I’ve got to be honest. Now that I am an author, I’m not sure I like the reading approach of people like me (skimming and speed reading). Having gone through the painstaking work of laying out a book, choosing the order of the chapters, being careful not to repeat myself, etc. – I want people to read every word! I know there are important concepts, ideas and examples early in the book that lay a foundation for what is to come later. Skimming can be beneficial, but so is reading and entire book from cover to cover. Especially when reading books designed to feed your soul.
Some of the best books I’ve ever read that have helped me as a leader have not been leadership books but rather books that cause me to press in to God and go deeper with Him. Getting closer to God ALWAYS helps my leadership and is never time wasted. I can think back to moments over the past several years, where I have poured over a book and allowed God to use it to minister to me, and in every case, I emerge a better teacher and leader simply because I am filled with more peace, more joy and less anxiety.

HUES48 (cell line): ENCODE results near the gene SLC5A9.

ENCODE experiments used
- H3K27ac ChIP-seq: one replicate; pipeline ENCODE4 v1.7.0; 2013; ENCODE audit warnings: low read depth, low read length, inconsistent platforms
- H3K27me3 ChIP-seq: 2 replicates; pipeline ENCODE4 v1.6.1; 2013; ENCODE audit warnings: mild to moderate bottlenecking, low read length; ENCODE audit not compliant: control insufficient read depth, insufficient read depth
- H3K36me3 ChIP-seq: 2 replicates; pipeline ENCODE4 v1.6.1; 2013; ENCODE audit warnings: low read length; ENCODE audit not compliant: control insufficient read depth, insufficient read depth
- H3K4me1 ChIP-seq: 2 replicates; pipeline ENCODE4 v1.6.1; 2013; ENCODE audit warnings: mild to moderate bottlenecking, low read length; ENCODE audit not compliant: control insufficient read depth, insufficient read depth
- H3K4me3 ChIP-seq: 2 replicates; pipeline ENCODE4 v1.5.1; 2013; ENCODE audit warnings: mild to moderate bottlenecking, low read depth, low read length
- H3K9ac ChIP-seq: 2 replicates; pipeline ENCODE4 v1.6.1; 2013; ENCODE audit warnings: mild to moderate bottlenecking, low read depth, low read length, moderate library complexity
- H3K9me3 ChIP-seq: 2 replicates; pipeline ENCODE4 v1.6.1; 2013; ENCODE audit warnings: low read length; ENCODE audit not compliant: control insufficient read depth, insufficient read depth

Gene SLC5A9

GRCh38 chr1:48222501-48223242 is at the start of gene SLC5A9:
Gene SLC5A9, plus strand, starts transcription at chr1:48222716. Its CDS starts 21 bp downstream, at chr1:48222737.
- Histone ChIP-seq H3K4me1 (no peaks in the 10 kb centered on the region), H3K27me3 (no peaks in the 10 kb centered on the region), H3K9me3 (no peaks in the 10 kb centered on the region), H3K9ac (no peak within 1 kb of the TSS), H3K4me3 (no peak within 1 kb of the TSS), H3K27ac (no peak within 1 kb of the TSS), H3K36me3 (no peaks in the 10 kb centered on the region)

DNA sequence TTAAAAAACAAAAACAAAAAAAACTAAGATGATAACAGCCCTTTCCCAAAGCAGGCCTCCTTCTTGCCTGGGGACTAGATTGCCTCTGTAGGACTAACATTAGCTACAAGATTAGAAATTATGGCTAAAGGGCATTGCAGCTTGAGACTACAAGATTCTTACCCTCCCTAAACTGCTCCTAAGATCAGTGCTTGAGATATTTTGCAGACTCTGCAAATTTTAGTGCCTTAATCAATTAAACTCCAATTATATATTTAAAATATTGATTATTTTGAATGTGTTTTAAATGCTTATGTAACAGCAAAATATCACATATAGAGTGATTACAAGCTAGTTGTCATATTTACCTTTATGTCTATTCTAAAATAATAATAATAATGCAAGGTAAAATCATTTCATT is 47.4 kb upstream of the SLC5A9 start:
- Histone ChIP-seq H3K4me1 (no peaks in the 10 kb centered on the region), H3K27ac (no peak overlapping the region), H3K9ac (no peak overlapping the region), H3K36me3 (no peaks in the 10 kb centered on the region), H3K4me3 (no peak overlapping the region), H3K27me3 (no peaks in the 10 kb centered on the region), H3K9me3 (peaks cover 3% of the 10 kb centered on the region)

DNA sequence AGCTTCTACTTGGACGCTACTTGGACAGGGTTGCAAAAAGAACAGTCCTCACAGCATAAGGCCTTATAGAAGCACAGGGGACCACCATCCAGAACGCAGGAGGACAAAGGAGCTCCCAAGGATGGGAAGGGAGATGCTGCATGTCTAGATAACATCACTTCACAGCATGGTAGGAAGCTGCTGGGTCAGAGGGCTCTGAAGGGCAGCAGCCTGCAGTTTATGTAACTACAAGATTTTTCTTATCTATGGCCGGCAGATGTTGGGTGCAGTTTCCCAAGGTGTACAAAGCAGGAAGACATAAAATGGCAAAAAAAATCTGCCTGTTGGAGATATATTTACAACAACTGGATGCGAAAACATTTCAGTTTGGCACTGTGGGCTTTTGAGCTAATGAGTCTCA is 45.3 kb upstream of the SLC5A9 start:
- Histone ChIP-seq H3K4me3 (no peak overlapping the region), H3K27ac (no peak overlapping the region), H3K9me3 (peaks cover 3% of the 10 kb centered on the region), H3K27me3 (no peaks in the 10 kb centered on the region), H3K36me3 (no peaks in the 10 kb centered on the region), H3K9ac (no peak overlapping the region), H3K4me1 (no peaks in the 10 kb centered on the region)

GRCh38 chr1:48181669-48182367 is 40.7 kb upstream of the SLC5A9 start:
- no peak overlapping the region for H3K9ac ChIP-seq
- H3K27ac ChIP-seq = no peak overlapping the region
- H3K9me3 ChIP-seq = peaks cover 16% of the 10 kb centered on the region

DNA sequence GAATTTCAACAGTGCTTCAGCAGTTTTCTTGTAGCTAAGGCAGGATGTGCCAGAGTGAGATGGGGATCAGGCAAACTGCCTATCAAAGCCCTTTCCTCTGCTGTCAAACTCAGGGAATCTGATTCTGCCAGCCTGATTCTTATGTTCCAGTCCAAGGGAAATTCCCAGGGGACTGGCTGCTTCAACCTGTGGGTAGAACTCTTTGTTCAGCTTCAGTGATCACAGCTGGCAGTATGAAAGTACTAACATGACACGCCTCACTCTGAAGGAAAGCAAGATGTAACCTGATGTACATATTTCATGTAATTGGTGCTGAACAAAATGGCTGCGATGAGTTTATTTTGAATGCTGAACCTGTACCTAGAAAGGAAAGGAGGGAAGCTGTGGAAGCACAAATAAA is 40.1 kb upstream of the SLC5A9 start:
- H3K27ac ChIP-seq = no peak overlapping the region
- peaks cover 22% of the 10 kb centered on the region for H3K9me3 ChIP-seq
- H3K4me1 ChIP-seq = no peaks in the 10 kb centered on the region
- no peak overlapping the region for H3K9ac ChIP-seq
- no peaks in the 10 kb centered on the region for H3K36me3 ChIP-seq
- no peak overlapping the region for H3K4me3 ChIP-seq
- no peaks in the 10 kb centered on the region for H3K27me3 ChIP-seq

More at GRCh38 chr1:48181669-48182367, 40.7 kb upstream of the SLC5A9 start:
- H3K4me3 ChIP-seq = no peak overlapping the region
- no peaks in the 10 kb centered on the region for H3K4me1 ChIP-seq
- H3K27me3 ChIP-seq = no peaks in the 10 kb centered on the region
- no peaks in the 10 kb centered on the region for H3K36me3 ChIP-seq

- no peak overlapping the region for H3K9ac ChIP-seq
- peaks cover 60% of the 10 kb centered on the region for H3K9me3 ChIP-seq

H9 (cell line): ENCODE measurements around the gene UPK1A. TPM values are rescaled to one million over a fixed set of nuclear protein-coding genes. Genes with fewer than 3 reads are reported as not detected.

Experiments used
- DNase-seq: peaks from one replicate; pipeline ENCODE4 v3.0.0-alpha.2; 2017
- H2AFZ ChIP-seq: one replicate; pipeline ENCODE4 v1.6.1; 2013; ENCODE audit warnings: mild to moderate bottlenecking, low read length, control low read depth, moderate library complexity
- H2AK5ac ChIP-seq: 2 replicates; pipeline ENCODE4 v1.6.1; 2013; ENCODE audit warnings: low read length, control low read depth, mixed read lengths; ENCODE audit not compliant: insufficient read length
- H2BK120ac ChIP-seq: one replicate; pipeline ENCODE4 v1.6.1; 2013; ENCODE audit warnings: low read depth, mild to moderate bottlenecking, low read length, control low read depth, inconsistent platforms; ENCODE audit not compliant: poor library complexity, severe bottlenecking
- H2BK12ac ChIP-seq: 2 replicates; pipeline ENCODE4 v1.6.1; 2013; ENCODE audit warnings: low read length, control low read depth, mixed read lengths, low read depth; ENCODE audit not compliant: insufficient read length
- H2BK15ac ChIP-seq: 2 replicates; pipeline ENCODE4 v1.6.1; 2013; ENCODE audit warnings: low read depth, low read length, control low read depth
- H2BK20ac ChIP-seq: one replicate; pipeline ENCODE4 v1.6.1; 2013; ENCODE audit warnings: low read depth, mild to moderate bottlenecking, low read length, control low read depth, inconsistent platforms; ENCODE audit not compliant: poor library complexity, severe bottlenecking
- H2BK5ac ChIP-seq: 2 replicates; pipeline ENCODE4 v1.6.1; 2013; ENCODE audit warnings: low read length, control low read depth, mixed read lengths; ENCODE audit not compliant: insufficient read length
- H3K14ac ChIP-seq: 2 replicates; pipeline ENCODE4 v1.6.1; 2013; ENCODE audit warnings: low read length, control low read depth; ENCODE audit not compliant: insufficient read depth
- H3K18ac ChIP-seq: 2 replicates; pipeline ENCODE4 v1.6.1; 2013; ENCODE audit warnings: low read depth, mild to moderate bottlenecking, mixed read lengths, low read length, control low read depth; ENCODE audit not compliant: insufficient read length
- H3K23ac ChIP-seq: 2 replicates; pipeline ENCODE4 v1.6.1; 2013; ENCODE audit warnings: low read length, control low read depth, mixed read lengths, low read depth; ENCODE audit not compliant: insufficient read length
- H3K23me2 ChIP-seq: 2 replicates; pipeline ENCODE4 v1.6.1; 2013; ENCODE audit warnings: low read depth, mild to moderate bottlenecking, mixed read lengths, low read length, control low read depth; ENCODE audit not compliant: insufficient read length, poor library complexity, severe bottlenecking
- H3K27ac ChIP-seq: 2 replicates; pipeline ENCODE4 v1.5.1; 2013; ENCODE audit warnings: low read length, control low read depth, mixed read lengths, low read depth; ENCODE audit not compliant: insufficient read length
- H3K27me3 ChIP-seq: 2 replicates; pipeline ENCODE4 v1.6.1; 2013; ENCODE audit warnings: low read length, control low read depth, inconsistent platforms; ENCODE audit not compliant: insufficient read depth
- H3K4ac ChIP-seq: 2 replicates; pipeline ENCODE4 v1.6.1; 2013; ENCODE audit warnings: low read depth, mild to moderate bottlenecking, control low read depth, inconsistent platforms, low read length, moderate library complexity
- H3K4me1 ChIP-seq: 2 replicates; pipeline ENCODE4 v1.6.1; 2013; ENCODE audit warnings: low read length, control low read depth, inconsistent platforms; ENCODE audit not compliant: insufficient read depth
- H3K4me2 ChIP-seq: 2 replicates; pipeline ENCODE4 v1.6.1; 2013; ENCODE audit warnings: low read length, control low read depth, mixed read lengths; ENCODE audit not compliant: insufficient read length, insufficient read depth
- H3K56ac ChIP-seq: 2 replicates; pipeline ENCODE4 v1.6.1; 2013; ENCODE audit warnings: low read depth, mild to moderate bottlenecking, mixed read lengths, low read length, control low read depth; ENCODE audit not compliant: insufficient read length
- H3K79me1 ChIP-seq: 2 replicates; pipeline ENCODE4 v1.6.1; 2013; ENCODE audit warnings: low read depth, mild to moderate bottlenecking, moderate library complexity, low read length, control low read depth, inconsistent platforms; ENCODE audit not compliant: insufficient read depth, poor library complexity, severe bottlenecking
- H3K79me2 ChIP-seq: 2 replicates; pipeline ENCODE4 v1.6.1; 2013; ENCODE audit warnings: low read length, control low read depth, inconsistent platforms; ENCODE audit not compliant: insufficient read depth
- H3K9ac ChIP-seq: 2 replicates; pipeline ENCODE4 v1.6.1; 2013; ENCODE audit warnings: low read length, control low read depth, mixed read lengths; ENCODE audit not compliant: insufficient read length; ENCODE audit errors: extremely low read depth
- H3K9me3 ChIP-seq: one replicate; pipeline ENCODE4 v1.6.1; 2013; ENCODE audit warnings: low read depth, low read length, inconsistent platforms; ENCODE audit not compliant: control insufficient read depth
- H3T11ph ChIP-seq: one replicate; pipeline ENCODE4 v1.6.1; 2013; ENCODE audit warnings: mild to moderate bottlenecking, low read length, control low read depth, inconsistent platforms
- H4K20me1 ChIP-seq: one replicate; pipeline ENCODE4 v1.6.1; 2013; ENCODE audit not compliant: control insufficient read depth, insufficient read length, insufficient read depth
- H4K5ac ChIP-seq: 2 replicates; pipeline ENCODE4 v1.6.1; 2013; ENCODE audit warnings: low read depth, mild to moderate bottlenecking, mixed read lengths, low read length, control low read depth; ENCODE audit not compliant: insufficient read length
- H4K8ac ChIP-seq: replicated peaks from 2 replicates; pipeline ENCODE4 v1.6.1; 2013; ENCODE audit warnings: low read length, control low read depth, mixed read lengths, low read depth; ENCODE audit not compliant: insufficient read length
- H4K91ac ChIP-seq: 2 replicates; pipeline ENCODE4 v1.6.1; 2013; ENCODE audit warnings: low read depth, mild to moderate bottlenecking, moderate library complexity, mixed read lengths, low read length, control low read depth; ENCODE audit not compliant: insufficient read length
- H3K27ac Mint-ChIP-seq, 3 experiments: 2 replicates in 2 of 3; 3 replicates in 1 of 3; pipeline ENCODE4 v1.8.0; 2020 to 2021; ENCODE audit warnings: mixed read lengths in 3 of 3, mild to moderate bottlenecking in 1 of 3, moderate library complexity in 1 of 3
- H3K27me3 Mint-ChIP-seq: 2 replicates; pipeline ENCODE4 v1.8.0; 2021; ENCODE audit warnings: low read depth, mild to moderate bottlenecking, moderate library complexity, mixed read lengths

I’m able to relax in my leadership decisions because my soul is more connected with God and I’ve once again been helped to ‘set my mind on things above.’ Whenever I’ve taken the time to drink deeply from a spiritual book, the results in my life have been positive and in turn this is good for those I am leading in ministry.
Finally, reading and discussing books with others has been a great experience. I love discussing a book – whether a fiction book in a book club or a ministry book with a colleague or a soul-feeding book with a few fellow Christ-followers. My mind is more active when I read knowing I am going to discuss it with someone else. I am more apt to underline, take notes, and work to apply the material. Discussion also helps with retention.
Here are three of my favorite reads over the past few years:
(For other resources I like related to older adult ministry and intergenerational ministry, see my recommended resources.)
We Would See Jesus (1958) by Roy and Revel Hession.
This is one of those ‘soul’ books. It’s a short, classic piece of literature that gets to the heart of the Christian walk. The authors remind us that it is enough to simply see Jesus. Above all else, this is our primary purpose and goal.
Same Kind of Different as Me (2006) by Ron Hall and Denver Moore.